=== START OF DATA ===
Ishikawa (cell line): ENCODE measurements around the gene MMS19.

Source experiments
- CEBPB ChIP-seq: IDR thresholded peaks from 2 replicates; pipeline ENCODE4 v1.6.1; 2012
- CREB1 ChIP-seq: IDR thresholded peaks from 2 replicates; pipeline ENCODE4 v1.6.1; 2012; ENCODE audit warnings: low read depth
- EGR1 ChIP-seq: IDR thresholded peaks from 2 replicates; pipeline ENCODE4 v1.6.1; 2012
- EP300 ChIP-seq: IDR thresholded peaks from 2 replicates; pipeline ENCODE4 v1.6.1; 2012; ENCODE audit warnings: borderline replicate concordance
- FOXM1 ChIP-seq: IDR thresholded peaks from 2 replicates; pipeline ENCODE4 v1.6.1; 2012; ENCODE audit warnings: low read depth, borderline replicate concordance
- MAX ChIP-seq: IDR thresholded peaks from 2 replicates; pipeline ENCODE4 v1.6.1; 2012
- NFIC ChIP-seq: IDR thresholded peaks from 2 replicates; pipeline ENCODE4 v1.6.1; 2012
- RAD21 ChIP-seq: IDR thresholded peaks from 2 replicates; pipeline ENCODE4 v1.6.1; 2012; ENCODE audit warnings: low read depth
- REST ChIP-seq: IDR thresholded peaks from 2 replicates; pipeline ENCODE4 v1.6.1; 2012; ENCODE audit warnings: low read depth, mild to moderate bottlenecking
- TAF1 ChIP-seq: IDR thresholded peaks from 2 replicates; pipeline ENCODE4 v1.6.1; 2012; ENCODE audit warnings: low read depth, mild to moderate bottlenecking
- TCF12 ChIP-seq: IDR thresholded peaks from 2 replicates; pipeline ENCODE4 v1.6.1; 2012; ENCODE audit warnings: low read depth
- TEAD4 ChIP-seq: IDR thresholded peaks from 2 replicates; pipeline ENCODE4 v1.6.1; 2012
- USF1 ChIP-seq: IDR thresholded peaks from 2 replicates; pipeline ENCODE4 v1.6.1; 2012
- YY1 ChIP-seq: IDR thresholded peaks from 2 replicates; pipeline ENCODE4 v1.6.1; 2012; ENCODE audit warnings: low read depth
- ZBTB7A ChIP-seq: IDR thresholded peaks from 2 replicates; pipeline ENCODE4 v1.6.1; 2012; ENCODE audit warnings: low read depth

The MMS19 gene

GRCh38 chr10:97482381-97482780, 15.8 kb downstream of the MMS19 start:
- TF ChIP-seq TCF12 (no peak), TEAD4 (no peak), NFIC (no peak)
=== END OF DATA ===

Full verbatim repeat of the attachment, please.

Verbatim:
Ishikawa (cell line): ENCODE measurements around the gene MMS19.

Source experiments
- CEBPB ChIP-seq: IDR thresholded peaks from 2 replicates; pipeline ENCODE4 v1.6.1; 2012
- CREB1 ChIP-seq: IDR thresholded peaks from 2 replicates; pipeline ENCODE4 v1.6.1; 2012; ENCODE audit warnings: low read depth
- EGR1 ChIP-seq: IDR thresholded peaks from 2 replicates; pipeline ENCODE4 v1.6.1; 2012
- EP300 ChIP-seq: IDR thresholded peaks from 2 replicates; pipeline ENCODE4 v1.6.1; 2012; ENCODE audit warnings: borderline replicate concordance
- FOXM1 ChIP-seq: IDR thresholded peaks from 2 replicates; pipeline ENCODE4 v1.6.1; 2012; ENCODE audit warnings: low read depth, borderline replicate concordance
- MAX ChIP-seq: IDR thresholded peaks from 2 replicates; pipeline ENCODE4 v1.6.1; 2012
- NFIC ChIP-seq: IDR thresholded peaks from 2 replicates; pipeline ENCODE4 v1.6.1; 2012
- RAD21 ChIP-seq: IDR thresholded peaks from 2 replicates; pipeline ENCODE4 v1.6.1; 2012; ENCODE audit warnings: low read depth
- REST ChIP-seq: IDR thresholded peaks from 2 replicates; pipeline ENCODE4 v1.6.1; 2012; ENCODE audit warnings: low read depth, mild to moderate bottlenecking
- TAF1 ChIP-seq: IDR thresholded peaks from 2 replicates; pipeline ENCODE4 v1.6.1; 2012; ENCODE audit warnings: low read depth, mild to moderate bottlenecking
- TCF12 ChIP-seq: IDR thresholded peaks from 2 replicates; pipeline ENCODE4 v1.6.1; 2012; ENCODE audit warnings: low read depth
- TEAD4 ChIP-seq: IDR thresholded peaks from 2 replicates; pipeline ENCODE4 v1.6.1; 2012
- USF1 ChIP-seq: IDR thresholded peaks from 2 replicates; pipeline ENCODE4 v1.6.1; 2012
- YY1 ChIP-seq: IDR thresholded peaks from 2 replicates; pipeline ENCODE4 v1.6.1; 2012; ENCODE audit warnings: low read depth
- ZBTB7A ChIP-seq: IDR thresholded peaks from 2 replicates; pipeline ENCODE4 v1.6.1; 2012; ENCODE audit warnings: low read depth

The MMS19 gene

GRCh38 chr10:97482381-97482780, 15.8 kb downstream of the MMS19 start:
- TF ChIP-seq TCF12 (no peak), TEAD4 (no peak), NFIC (no peak)